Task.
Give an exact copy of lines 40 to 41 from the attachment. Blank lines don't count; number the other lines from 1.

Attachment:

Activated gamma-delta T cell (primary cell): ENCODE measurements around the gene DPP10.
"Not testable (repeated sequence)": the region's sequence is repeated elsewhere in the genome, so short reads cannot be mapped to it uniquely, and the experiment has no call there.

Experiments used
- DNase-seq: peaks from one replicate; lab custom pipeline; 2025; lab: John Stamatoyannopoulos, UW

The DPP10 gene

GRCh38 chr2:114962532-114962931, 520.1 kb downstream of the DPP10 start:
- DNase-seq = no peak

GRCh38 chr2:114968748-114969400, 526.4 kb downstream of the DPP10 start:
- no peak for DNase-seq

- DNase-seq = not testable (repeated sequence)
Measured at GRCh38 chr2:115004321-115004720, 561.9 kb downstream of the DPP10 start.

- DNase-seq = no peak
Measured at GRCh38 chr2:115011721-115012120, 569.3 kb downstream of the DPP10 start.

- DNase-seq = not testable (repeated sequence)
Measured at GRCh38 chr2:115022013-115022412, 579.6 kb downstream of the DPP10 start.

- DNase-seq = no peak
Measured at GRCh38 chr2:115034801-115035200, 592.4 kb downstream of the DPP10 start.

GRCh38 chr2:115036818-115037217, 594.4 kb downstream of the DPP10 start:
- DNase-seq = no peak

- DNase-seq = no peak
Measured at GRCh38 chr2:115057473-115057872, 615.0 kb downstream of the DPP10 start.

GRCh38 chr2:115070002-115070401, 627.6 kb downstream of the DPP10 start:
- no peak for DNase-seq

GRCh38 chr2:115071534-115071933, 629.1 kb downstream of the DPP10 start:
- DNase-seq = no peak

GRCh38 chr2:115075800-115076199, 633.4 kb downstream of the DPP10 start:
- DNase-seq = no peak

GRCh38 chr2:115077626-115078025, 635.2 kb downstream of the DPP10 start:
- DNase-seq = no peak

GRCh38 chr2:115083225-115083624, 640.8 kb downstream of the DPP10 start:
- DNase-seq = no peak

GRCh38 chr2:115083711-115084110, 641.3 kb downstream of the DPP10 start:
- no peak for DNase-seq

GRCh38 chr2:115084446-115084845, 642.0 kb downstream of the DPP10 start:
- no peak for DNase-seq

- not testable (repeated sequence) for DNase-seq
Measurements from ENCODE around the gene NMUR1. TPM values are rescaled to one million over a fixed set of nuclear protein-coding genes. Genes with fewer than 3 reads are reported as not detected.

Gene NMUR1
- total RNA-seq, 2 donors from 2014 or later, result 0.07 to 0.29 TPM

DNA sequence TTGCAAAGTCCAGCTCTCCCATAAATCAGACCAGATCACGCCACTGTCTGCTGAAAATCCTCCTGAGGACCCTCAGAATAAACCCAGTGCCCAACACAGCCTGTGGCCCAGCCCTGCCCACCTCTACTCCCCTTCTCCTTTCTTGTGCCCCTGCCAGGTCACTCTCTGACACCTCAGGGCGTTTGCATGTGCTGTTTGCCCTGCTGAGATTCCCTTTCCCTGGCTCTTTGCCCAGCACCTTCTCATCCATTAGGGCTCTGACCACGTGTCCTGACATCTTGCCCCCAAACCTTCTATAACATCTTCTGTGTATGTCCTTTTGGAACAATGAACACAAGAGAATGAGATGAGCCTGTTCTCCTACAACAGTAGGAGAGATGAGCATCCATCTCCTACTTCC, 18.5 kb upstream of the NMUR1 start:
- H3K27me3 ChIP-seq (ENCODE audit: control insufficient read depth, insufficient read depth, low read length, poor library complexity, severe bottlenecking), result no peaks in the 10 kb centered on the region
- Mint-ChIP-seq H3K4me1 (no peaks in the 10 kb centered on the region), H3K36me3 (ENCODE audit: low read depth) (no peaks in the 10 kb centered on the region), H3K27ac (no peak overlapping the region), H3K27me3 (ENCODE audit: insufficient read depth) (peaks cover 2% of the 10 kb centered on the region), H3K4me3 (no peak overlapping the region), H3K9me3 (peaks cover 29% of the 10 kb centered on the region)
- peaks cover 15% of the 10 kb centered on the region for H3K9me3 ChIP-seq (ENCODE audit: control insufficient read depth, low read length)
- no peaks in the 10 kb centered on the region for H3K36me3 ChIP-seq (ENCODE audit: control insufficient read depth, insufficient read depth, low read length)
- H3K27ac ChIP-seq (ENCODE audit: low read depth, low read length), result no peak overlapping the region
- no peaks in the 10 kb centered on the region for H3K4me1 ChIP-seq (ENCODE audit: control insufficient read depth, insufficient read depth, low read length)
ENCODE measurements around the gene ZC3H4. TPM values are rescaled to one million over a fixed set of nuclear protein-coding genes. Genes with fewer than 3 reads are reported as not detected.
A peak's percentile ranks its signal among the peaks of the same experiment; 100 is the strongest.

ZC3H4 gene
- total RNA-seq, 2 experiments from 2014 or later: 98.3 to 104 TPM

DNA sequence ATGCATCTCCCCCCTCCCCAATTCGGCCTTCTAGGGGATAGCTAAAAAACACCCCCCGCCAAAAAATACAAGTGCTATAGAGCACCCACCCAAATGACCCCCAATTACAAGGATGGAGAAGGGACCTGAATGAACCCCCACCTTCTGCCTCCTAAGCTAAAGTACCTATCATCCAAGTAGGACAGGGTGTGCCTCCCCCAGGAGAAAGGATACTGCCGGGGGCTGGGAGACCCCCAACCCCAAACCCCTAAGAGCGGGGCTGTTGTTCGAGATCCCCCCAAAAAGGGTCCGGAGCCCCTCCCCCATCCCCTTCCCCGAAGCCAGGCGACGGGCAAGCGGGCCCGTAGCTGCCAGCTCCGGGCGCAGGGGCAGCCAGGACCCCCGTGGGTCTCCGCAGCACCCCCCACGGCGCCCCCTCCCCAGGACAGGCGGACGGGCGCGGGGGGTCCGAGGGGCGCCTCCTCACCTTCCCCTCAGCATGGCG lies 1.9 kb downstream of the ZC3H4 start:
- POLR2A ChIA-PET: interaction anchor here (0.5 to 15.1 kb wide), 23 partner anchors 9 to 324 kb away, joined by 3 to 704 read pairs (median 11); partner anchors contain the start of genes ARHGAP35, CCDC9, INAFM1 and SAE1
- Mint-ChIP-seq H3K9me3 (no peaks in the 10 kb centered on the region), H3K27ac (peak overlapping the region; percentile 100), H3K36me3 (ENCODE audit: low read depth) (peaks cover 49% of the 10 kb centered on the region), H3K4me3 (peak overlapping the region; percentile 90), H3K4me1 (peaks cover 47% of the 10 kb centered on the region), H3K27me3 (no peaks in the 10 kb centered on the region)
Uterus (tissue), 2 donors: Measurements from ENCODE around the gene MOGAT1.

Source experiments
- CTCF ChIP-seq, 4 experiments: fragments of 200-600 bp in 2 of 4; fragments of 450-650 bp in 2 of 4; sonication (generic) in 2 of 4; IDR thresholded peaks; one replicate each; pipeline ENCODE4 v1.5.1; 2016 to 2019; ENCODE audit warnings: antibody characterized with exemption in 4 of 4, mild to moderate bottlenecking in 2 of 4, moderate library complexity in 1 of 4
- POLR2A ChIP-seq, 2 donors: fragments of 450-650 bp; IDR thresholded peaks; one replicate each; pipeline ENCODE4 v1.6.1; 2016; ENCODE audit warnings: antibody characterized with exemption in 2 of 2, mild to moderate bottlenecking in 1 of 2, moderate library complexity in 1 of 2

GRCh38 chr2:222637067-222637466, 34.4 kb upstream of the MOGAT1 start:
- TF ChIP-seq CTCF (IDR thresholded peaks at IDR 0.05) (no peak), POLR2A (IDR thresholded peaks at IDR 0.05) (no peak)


DNA sequence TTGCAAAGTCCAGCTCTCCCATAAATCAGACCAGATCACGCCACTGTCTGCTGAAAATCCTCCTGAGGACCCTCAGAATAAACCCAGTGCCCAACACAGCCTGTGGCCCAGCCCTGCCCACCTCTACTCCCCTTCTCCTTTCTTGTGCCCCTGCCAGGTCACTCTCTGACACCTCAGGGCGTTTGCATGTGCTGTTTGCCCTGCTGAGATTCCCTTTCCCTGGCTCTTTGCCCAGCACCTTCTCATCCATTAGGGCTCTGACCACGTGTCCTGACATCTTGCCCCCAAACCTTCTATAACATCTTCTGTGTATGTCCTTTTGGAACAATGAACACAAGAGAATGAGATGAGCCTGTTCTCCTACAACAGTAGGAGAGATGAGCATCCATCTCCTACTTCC, 18.5 kb upstream of the NMUR1 start:
- H3K27me3 ChIP-seq (ENCODE audit: control insufficient read depth, insufficient read depth, low read length, poor library complexity, severe bottlenecking), result no peaks in the 10 kb centered on the region